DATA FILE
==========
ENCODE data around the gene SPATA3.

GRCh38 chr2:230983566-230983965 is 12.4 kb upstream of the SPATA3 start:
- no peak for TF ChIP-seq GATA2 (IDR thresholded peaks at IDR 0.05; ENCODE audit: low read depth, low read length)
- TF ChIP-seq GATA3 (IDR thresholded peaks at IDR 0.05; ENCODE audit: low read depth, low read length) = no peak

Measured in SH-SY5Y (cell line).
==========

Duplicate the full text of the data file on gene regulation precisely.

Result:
ENCODE data around the gene SPATA3.

GRCh38 chr2:230983566-230983965 is 12.4 kb upstream of the SPATA3 start:
- no peak for TF ChIP-seq GATA2 (IDR thresholded peaks at IDR 0.05; ENCODE audit: low read depth, low read length)
- TF ChIP-seq GATA3 (IDR thresholded peaks at IDR 0.05; ENCODE audit: low read depth, low read length) = no peak

Measured in SH-SY5Y (cell line).